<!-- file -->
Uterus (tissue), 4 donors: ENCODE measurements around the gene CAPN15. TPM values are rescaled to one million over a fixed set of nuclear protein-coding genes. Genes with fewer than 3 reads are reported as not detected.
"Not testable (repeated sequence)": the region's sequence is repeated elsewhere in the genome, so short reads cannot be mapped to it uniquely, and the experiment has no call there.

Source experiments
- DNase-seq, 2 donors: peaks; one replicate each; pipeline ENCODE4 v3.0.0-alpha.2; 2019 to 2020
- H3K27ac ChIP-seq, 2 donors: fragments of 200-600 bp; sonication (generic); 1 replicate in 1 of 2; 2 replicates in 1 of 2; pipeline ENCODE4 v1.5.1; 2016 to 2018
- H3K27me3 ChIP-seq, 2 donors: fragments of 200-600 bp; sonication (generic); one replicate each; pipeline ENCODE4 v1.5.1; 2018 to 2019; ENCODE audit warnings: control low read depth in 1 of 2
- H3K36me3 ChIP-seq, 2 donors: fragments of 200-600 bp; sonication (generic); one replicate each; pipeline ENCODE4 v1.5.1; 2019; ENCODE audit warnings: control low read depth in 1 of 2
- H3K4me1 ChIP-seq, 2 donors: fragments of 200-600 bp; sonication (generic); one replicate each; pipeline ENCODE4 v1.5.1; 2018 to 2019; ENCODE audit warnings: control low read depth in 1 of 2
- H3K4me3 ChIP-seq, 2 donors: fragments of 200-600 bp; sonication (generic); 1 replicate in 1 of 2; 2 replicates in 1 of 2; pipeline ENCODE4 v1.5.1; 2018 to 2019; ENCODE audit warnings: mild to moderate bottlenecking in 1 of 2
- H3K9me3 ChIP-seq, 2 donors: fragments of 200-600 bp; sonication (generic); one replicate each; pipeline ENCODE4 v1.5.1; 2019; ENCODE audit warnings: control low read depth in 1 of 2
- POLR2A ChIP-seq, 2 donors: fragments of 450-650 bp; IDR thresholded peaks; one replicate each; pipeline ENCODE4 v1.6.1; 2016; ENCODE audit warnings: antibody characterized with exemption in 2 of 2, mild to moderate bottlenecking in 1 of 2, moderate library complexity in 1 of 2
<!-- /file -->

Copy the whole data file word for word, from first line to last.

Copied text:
Uterus (tissue), 4 donors: ENCODE measurements around the gene CAPN15. TPM values are rescaled to one million over a fixed set of nuclear protein-coding genes. Genes with fewer than 3 reads are reported as not detected.
"Not testable (repeated sequence)": the region's sequence is repeated elsewhere in the genome, so short reads cannot be mapped to it uniquely, and the experiment has no call there.

Source experiments
- DNase-seq, 2 donors: peaks; one replicate each; pipeline ENCODE4 v3.0.0-alpha.2; 2019 to 2020
- H3K27ac ChIP-seq, 2 donors: fragments of 200-600 bp; sonication (generic); 1 replicate in 1 of 2; 2 replicates in 1 of 2; pipeline ENCODE4 v1.5.1; 2016 to 2018
- H3K27me3 ChIP-seq, 2 donors: fragments of 200-600 bp; sonication (generic); one replicate each; pipeline ENCODE4 v1.5.1; 2018 to 2019; ENCODE audit warnings: control low read depth in 1 of 2
- H3K36me3 ChIP-seq, 2 donors: fragments of 200-600 bp; sonication (generic); one replicate each; pipeline ENCODE4 v1.5.1; 2019; ENCODE audit warnings: control low read depth in 1 of 2
- H3K4me1 ChIP-seq, 2 donors: fragments of 200-600 bp; sonication (generic); one replicate each; pipeline ENCODE4 v1.5.1; 2018 to 2019; ENCODE audit warnings: control low read depth in 1 of 2
- H3K4me3 ChIP-seq, 2 donors: fragments of 200-600 bp; sonication (generic); 1 replicate in 1 of 2; 2 replicates in 1 of 2; pipeline ENCODE4 v1.5.1; 2018 to 2019; ENCODE audit warnings: mild to moderate bottlenecking in 1 of 2
- H3K9me3 ChIP-seq, 2 donors: fragments of 200-600 bp; sonication (generic); one replicate each; pipeline ENCODE4 v1.5.1; 2019; ENCODE audit warnings: control low read depth in 1 of 2
- POLR2A ChIP-seq, 2 donors: fragments of 450-650 bp; IDR thresholded peaks; one replicate each; pipeline ENCODE4 v1.6.1; 2016; ENCODE audit warnings: antibody characterized with exemption in 2 of 2, mild to moderate bottlenecking in 1 of 2, moderate library complexity in 1 of 2